Cases such as the Maastricht ruling by the German Federal Constitutional Court or the 'Crotty; decision by the Irish Supreme Court have gone down in the history of European integration as outstanding examples of intervention by judicial actors in important political processes. In this book, Dr. Castillo Ortiz makes for the first time a comprehensive analysis of all such rulings by national higher courts on European Union treaties issued during their processes of ratification.
Using an interdisciplinary Law and Politics approach and a sophisticated methodological strategy, the book describes the political dynamics underlying some of the most relevant judicial episodes in the process of European Integration during the last decades: litigation strategies by Europhile and Eurosceptic actors, relations between the judiciary and the other branches of government, and clashes of power between national courts and the European Court of Justice of the European Union. By offering empirical evidence and by relying on scientific rigor, the book seeks to provide both experts and the general public an accessible account of one of the most salient but least studied aspects of current European law and politics.
"This is a unique example of a masterful combination of legal and political science scholarship on a topic seldom researched in such a comprehensive way. Pablo Castillo constructs a compelling case for interdisciplinary research on courts."— Carlos Closa, European University Institute, Italy
"This book offers a unique analysis of the role played by national Supreme and Constitutional Courts in the process of ratification of European Union treaties. By combining traditional research and empirical data, a deep knowledge of the legal processes and political science’s instruments, this book manages to deliver an excellent piece of scholarship based on sound research and rigorous methodology"—Giuseppe Martinico, Scuola Superiore Sant'Anna, Pisa, Italy
Contents: 1. National Higher Courts and Processes of Ratification of European Union Treaties 2. Constructing a Model of Judicial Behavior. Theoretical Framework 3. EU Primary Law Before the Guardians of the Constitution: Courts’ Decisions On the Merits 4. Kompetenz-Kompetenz: The Doctrine of The Last Say. The Interpretative Decisions of Courts 5. The Legal Dimension: Assessing Judicial Behaviour From the Viewpoint of Legal Rules 6.The Political Dimension: a Pro-ratification Context 7. The Judicial Dimension: Institutional Design and Decisional Dynamics 8. Judicial Behaviour as a Result of Complex Causation: a QCA Approach to the Juridical Dynamics of Treaty Ratification 9. Conclusions and Some Final Reflections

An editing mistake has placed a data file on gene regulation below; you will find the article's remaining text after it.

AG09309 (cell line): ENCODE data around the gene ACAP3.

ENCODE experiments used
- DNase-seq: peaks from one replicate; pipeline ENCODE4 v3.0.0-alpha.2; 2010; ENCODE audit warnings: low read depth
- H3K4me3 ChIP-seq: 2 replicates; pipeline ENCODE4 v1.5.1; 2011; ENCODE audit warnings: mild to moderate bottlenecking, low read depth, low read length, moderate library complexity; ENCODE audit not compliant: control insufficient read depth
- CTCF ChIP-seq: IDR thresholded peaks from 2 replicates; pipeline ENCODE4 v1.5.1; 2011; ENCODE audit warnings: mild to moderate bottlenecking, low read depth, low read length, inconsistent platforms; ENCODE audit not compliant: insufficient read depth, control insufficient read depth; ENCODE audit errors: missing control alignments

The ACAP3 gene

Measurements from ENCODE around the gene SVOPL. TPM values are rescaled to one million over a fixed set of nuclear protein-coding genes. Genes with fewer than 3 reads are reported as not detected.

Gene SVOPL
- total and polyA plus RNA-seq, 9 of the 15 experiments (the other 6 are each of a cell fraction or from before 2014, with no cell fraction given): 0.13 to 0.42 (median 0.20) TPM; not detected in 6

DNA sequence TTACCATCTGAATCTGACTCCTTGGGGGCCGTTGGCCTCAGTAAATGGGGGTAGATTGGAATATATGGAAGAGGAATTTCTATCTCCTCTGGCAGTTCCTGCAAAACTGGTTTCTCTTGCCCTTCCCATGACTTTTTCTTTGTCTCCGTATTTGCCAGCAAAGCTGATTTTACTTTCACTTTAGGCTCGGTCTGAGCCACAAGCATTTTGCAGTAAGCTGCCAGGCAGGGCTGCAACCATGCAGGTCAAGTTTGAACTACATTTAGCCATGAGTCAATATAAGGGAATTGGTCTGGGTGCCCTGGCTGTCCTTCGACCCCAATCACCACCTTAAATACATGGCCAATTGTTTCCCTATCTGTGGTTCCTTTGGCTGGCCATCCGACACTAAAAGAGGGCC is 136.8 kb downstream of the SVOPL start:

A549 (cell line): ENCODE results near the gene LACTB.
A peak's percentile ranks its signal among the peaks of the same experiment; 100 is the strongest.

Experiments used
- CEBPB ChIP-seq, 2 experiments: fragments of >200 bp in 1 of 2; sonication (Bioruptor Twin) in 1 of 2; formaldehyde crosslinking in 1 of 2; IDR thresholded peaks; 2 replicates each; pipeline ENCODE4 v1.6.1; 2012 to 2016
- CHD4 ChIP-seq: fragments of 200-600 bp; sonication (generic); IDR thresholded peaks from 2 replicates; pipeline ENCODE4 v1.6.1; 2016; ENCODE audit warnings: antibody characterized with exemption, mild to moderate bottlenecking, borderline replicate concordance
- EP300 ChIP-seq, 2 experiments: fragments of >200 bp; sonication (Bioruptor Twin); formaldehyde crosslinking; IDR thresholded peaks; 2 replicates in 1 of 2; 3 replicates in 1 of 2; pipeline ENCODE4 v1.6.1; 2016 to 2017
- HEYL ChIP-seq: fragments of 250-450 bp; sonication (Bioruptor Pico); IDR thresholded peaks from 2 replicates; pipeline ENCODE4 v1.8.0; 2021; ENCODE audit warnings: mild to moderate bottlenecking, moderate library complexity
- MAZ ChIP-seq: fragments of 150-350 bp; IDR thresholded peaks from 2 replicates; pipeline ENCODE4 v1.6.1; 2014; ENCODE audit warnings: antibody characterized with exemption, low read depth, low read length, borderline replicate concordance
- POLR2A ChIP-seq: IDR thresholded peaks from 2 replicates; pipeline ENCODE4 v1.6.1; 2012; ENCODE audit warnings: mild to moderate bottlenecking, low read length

In Democracy in America, Alexis de Tocqueville famously noted that "scarcely any political question arises in the United States that is not resolved, sooner or later, into a judicial question." The importance of courts in settling political questions in areas ranging from health care to immigration shows the continuing astuteness of de Tocqueville’s observation. To understand how courts resolve these important questions, empirical analyses of law, courts and judges, and the politics and policy influence of law and courts have never been more salient or more essential.
Law, Courts and Politics was developed to analyze these critically important questions. This series presents empirically driven manuscripts in the broad field of judicial politics and public law by scholars in law and social science. It uses the most up to date scholarship and seeks an audience of students, academics, upper division undergraduate and graduate courses in law, political science and sociology as well as anyone interested in learning more about law, courts and politics.